The heat sink may have a substantially flat surface area, and further comprise a multiplicity of the foil constructions affixed to the surface area of the heat sink and adapted for proximal location facing an electronic component side of a printed wiring board. The individual foil constructions of the multiplicity of the foil constructions may be substantially identical and are affixed to the heat sink surface area in a patterned array. The individual foil constructions in the patterned array may be spaced closely together to minimize interstices there between. The apparatus may further comprise an electrical insulating layer positioned between the multiplicity of foil constructions and opposed electronic components on a printed wiring board. The individual foil constructions of the multiplicity of foil constructions may be individually arranged and sized for making contact with electronic components on a specific printed wiring board when the heat sink surface area is located substantially parallel to an electronic component surface of the specific printed wiring board.
In another embodiment, the present invention provides a heat sink apparatus for electronic components, comprising a heat sink and a deformable, convex foil construction affixed to the heat sink and shaped to mechanically bias a distal portion of the convex foil construction away from the heat sink to provide contact between the distal portion and a top surface of an electronic component mounted opposite the heat sink to conduct heat there from.
The foil construction may include a foil layer having a generally sinusoidal or dome shape along a vertical cross section of the foil construction. The convex foil construction may be adapted to maintain contact between the distal portion of the foil construction and a top surface of an electronic component mounted opposite the heat sink during variation in spacing between the heat sink and the electronic component.
The present invention may best be understood from the following detailed description of the embodiments illustrated in the drawings, wherein:
Conduction is defined as the transfer of heat through a static (non-moving) material. Heat will flow through the material if there is a temperature differential across it. The heat flow will be in the direction from the higher temperature to the lower temperature. The rate of heat flow will depend upon the temperature differential and the thermal conductivity (reciprocal of thermal resistance) of the material. The overall relationships are analogous to current flow in an electric circuit, where temperature differential is equivalent to voltage differential, thermal conductivity is equivalent to electrical conductivity, the rate of heat flow is equivalent to electric current, and thermal resistance is equivalent to electrical resistance.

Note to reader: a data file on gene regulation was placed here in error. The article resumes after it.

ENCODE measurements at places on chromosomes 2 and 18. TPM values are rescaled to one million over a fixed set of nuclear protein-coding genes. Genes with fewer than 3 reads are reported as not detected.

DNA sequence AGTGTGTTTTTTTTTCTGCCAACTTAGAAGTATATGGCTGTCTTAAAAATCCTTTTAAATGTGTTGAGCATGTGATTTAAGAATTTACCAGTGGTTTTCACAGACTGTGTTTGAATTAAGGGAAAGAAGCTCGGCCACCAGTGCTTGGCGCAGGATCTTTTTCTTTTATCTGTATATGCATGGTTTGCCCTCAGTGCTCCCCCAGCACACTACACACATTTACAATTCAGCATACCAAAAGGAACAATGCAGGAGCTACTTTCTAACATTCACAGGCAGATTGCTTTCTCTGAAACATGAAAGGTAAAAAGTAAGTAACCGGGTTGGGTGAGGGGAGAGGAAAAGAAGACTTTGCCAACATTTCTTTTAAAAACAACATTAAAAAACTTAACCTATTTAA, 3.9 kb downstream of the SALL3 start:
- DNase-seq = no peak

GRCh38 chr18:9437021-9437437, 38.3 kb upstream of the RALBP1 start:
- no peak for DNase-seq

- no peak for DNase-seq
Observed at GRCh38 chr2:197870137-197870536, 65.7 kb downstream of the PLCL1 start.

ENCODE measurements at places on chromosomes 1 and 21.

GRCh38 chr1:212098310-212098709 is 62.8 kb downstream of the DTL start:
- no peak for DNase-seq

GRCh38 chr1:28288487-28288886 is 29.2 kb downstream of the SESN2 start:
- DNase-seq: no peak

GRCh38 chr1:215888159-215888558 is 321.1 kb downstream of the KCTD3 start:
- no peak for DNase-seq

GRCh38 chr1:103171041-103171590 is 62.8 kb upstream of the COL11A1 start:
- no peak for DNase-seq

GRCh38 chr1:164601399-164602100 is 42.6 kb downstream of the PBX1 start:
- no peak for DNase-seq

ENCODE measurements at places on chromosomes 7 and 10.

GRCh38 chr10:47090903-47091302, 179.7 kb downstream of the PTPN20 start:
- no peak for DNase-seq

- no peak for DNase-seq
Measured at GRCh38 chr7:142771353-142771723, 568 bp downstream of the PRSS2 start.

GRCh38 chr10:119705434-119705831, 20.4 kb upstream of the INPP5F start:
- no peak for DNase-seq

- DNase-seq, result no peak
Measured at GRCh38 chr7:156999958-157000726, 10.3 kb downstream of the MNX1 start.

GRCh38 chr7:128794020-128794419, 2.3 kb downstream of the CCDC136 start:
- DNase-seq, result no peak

An illustration of a thermal circuit 10 of a heat sink constructed in accordance with one embodiment of the present invention is shown in
R th total =R th bond 1(10a)+R th thermal conductive material(10b)+R th bond 2(10c)
Rth total is the sum of the thermal resistance of the heat path from the electronic component to the heat sink;
Rth bond 1 is the thermal resistance of a bond joining the heat sink and a thermally conductive material;
Rth thermal conductive material is the thermal resistance of the thermal conductive material (such as a thermal foil); and
Rth bond 2 is the thermal resistance of a bond joining the electronic component and the thermal conductive material.
The thermal interfaces are arranged in series with the thermal conductive material comparable to “series resistors” in an electrical circuit. Although the term “bond” is used, the respective resistance may alternatively represent the thermal resistance of simple physical contact, such as between the thermally conductive material and the electronic component.
The thermal conductivity and the physical resilience of foil construction 14 may be further enhanced by the use of thermal vias 18, which are essentially compressed areas of the thickness of foil construction 14. Thermal vias 18 improve thermal conductivity between all layers of foil construction 14 to thereby improve the thermal conductivity of the overall foil construction 14. Thermal vias 18 further create a combined structure out of the separate foil layers 14 a, 14 b. This combined structure provides greater support and resilience to a top portion 20 of foil construction 14.
The new height 36 of foil construction 14 from heat sink substrate 12 is determined by the clearance or tolerance between heat sink substrate 12 and electronic component 30 in the final construction represented by